In accordance with the second aspect of the invention, a brush holding assembly comprises a brush receiving member, a terminal connector coupled with the brush receiving member, and a biasing retention member coupled with the brush receiving member. The brush holding assembly is a stamped unitary metallic member formed into an overall box shape. A spiral spring is coupled with the biasing retention member to bias a brush which is received in the box shaped receiving member. Preferably the box shaped receiving member has two open ends, a base wall, opposing side walls, and a top wall. The terminal connector extends downward from the base wall at one of the open ends and the biasing retention member extends from the base wall adjacent one of the side walls. The biasing retention member includes a post extending upward from the base wall in a direction opposite the terminal connector.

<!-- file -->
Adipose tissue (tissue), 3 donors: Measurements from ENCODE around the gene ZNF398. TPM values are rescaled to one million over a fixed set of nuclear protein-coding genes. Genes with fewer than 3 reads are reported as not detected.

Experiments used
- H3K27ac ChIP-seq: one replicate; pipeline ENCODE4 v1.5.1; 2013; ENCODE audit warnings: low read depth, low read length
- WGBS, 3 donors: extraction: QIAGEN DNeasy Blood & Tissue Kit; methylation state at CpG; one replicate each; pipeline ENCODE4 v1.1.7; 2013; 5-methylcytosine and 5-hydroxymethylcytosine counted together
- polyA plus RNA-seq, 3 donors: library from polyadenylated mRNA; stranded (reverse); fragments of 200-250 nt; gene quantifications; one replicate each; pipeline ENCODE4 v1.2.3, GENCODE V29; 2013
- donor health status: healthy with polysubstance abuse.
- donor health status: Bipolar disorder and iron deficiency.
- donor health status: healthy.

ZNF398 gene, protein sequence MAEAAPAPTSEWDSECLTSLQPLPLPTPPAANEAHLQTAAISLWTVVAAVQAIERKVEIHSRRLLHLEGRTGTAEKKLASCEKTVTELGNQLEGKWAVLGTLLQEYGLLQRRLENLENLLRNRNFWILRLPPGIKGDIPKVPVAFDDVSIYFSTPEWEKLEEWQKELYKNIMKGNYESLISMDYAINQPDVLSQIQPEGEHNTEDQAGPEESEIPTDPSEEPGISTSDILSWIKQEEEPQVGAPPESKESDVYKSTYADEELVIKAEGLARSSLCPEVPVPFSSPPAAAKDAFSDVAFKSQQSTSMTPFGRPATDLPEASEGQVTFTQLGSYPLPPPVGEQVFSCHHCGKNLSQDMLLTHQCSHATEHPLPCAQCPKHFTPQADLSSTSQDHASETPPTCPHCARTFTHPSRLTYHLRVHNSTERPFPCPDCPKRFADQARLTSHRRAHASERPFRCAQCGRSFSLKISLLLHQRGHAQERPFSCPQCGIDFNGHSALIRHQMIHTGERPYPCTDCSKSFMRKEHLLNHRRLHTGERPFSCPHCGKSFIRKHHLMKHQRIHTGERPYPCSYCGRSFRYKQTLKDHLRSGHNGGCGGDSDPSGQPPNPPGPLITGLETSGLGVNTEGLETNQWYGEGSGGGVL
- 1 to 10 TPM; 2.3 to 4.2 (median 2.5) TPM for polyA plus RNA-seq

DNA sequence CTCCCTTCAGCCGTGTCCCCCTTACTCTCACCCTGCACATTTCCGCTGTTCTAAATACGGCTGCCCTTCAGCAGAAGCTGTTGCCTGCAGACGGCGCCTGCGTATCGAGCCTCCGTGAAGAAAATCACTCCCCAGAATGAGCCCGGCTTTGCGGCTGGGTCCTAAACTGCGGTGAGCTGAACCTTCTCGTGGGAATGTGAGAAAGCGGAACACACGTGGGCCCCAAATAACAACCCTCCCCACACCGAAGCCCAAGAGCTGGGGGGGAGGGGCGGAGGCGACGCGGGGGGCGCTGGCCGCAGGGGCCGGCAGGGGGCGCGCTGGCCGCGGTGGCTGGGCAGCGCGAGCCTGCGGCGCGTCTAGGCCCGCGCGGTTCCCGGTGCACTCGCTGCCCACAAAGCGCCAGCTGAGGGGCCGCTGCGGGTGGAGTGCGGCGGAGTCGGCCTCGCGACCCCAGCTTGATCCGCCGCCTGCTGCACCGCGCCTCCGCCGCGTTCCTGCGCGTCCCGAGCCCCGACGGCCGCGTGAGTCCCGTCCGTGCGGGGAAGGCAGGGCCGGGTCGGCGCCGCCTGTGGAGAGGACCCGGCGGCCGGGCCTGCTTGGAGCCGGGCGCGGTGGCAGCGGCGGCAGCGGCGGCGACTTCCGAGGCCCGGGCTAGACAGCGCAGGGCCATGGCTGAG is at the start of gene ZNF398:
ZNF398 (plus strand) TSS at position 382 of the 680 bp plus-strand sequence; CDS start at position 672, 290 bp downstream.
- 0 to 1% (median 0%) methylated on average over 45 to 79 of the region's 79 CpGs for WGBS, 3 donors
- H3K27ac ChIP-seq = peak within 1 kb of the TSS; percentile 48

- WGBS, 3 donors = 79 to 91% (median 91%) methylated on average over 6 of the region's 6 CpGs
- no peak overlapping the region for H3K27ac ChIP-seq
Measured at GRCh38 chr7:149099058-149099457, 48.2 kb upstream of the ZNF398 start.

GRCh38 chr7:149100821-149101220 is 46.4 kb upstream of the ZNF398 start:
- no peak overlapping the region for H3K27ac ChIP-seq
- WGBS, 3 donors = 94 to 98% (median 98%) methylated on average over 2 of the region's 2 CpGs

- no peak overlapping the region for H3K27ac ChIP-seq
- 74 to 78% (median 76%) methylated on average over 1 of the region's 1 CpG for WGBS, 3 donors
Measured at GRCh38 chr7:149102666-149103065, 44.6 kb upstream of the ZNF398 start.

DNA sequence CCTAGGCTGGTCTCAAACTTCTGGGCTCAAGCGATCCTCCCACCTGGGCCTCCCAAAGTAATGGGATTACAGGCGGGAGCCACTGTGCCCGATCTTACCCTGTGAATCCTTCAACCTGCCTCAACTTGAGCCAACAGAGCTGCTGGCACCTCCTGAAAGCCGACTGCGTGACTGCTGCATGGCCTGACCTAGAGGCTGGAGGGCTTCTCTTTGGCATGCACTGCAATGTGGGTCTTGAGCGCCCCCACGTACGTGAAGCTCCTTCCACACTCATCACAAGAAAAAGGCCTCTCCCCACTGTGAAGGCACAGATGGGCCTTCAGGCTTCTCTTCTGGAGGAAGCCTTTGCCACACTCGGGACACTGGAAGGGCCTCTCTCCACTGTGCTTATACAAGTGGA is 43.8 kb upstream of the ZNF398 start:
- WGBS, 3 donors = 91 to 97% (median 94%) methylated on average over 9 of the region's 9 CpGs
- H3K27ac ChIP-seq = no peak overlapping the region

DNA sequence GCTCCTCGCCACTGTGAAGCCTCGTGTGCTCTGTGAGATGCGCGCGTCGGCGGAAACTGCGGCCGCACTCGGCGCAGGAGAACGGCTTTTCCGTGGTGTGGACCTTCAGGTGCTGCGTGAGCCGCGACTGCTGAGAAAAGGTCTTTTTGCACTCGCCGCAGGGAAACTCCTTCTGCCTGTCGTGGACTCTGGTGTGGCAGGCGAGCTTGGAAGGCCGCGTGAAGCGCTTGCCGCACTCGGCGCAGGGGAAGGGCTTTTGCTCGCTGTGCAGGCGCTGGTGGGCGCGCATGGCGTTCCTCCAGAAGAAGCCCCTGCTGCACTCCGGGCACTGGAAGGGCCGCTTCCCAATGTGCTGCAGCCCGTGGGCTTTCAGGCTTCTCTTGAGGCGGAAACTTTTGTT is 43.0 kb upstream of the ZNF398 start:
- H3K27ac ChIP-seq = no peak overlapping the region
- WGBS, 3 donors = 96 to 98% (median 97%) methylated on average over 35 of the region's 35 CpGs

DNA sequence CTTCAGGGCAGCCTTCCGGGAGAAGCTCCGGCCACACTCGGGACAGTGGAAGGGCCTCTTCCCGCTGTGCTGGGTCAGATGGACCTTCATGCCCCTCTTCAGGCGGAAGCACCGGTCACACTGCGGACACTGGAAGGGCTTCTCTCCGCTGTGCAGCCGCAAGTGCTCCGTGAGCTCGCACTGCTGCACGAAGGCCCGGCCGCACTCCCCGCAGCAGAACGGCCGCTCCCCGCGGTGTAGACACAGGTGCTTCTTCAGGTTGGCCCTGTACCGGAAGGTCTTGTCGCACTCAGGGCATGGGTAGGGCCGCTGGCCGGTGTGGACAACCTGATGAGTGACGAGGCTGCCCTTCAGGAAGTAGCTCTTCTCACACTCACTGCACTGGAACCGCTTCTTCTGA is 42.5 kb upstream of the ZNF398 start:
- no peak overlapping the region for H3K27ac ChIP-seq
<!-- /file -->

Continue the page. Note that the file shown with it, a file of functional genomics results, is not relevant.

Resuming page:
In accordance with the third aspect of the invention, a motor armature support assembly comprises a bearing receiving member, a pair of legs extending from the bearing receiving member, a brush holding receiving member coupled with each leg, the brush holding receiving member including a ledge coupled with a leg, a stop coupled with the ledge, and a support member extending from the bearing receiving member. Also, a securing member is coupled with the legs to secure the legs with a stator. A brush holding assembly is received on the ledge and includes a brush receiving member, a terminal connector coupled with the brush receiving member and a biasing retention member coupled with the brush receiving member.